The famous Silvretta was badly missing! Thanks for doing such a great job, Gangolf!
I hesitated quite a while to submit this group since I thought some of you must be better equipped to write about it than I am. But then I found the print command in www.swissgeo.org and could get me A4-versions of the maps which decided it for me. But I guess that this is the last group page for the moment. I'm afraid I'll have to draw thousands of maps now :-(
I don't understand you quite well - what did you find in www.swissgeo.org?
Hmm - I don't know if you are aware of it - but they offer a link to print the map you have on display (to the top right of the map). Let's say you use the second largest zoom factor - which is something like 1:25000 I believe - you press the link and a pdf-file with an A4-map of the area is created. With Photoshop you can easily convert it into a jpg-file. I found that out while I was trying to get info on the Sesvenna Group.
But anyway, given the great accuracy of the maps and their quasi relief form you can easily distinguish the different groups, ridgelines, etc. which is what I needed to create the grouping structure and the summit listings. austrianmap.at is as accurate but they only have these tiny maps which you have to stitch together to get a better overview. I'm doing just that right now for the Wetterstein maps but it's a real pain if the subgroups are arge. Luckily Wetterstein is a rather small group but Karwendel will be worse :-(
Finally - one trick: swissgeo creates a session id for you which they store in a cookie. if you print a map this cookie (and ID is used to identify the pdf-file. If you try to print a second map - whatever you do you'll get the same pdf-result as with the first printout. Delete your swissgeo cookie (this will throw you back to their homepage at your next click). You get a new session id and the next pdf-file is printed for this id and can be retrieved.
Wow, great research, Gangolf. Thanks for that info!
and very nicely done too Mr. Haub!
Thanks Radek! It's getting a bit of a routine now. This is my 39th group page and after all that time I thin I finally managed to find a way how to present them. The only drawback is that I still have to rework the old SPv1 pages and that's a hell of a job :-(
The encyclopaedia is growing. Very fine reading! What I noticed is that the eastern border isn't correct. Fimber Pass is the border to Samnaun Group, so Piz Davo Lais is considered being a part of Silvretta.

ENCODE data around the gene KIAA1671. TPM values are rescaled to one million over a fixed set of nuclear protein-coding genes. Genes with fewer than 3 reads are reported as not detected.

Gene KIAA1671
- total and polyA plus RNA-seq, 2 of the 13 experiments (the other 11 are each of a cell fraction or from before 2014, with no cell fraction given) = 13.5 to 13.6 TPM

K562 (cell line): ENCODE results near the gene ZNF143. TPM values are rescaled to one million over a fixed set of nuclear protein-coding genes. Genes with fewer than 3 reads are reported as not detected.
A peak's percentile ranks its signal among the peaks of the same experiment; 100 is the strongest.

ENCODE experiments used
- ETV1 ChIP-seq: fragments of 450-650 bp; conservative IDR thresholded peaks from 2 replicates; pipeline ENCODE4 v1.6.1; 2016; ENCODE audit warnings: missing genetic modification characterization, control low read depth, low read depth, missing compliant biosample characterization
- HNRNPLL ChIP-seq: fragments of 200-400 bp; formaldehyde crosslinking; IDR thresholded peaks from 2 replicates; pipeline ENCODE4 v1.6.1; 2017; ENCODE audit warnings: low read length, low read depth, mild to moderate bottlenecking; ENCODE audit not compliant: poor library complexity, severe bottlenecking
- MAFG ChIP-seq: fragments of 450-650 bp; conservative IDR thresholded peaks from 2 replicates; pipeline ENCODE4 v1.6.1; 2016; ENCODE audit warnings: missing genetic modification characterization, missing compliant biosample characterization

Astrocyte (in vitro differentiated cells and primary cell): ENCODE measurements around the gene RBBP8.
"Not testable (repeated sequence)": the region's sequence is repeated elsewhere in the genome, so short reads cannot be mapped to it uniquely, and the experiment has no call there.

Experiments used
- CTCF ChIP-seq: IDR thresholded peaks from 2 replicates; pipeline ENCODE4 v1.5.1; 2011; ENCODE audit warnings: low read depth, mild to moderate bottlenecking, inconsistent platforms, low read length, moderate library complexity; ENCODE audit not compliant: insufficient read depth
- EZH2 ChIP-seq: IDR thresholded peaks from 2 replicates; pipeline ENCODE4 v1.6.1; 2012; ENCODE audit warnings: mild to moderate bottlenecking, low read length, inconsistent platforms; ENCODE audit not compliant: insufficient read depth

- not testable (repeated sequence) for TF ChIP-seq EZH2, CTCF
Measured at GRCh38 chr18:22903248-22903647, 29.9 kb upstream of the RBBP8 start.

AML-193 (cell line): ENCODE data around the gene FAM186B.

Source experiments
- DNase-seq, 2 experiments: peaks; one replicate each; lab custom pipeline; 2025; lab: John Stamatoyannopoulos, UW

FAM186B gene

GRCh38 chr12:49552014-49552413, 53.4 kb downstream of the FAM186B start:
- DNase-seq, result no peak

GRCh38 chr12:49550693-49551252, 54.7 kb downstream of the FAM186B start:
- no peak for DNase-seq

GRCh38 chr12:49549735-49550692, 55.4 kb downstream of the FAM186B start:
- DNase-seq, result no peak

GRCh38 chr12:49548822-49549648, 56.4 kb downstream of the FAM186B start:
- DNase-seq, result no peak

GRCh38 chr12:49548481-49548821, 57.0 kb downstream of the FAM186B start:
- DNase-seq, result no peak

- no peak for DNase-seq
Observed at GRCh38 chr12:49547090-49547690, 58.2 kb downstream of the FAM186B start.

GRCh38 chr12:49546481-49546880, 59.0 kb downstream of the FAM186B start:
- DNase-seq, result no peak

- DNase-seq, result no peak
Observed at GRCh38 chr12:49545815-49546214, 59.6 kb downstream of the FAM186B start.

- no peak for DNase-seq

"However, since the group is located in the zone of westerly winds and since there are no higher groups in the direct vicinity Piz Buin and Piz Linard take the full onblow of any oncoming weather, creating an unusual amount of snow and ice." I think this is not true for Piz Linard that is too much located in the south near the rather dry Engadin valley.
Well I do own the AVF (10th edition 1986). There and in the "Alpenvereinseinteilung" Fimberpass is the border. Piz Davo Lais, Spi d'Ursanna, Piz Mottana, Piz Choglias and Spi da la Muranza are all mentioned in the Flaig guidebook "Silvretta". So there should be no doubt.
Thank you for placing my pictures so nicely! I hope I can deliver some more.
Ok, I'll change both groups so that the summits are in the correct surroundings - tomorrow though. And yes - I was counting on your participation concerning pictures :-)
What does the AVF say about the grouping structure of Silvretta? From the Satellite photo it was quite straightforward but I'm not sure if I should consider the main ridge summits in the west part of the Mittagspitze and Seehorn Groups or not. Anyway Seehorn is on the main ridge, so I would need a different name :o)
I will do some scans of the book tomorrow in my office (no scanner at home). Flaig distinguishes five main subgroups (Ost-, West-, Süd, Nord- und Mittel-Silvretta) and several sub-subgroups.
just a great page!!! Thanks agaoin!